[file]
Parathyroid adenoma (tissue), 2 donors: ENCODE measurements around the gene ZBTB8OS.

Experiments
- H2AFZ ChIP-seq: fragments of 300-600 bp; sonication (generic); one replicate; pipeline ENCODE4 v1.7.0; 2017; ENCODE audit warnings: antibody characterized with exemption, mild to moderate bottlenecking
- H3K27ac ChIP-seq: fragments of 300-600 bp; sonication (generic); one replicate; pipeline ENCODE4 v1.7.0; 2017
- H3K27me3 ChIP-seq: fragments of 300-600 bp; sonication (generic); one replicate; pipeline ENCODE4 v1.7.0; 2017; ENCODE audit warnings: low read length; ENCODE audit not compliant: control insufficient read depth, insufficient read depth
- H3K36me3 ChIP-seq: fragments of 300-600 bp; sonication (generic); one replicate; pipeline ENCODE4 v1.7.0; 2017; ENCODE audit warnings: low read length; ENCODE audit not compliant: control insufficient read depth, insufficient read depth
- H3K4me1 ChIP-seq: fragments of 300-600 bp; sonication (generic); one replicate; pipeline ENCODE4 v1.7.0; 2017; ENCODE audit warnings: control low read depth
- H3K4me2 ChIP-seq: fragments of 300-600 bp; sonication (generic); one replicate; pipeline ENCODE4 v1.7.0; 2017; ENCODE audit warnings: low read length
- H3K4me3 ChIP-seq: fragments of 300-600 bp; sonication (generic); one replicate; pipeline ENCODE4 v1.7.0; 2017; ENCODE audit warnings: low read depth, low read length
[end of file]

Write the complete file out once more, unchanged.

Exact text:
Parathyroid adenoma (tissue), 2 donors: ENCODE measurements around the gene ZBTB8OS.

Experiments
- H2AFZ ChIP-seq: fragments of 300-600 bp; sonication (generic); one replicate; pipeline ENCODE4 v1.7.0; 2017; ENCODE audit warnings: antibody characterized with exemption, mild to moderate bottlenecking
- H3K27ac ChIP-seq: fragments of 300-600 bp; sonication (generic); one replicate; pipeline ENCODE4 v1.7.0; 2017
- H3K27me3 ChIP-seq: fragments of 300-600 bp; sonication (generic); one replicate; pipeline ENCODE4 v1.7.0; 2017; ENCODE audit warnings: low read length; ENCODE audit not compliant: control insufficient read depth, insufficient read depth
- H3K36me3 ChIP-seq: fragments of 300-600 bp; sonication (generic); one replicate; pipeline ENCODE4 v1.7.0; 2017; ENCODE audit warnings: low read length; ENCODE audit not compliant: control insufficient read depth, insufficient read depth
- H3K4me1 ChIP-seq: fragments of 300-600 bp; sonication (generic); one replicate; pipeline ENCODE4 v1.7.0; 2017; ENCODE audit warnings: control low read depth
- H3K4me2 ChIP-seq: fragments of 300-600 bp; sonication (generic); one replicate; pipeline ENCODE4 v1.7.0; 2017; ENCODE audit warnings: low read length
- H3K4me3 ChIP-seq: fragments of 300-600 bp; sonication (generic); one replicate; pipeline ENCODE4 v1.7.0; 2017; ENCODE audit warnings: low read depth, low read length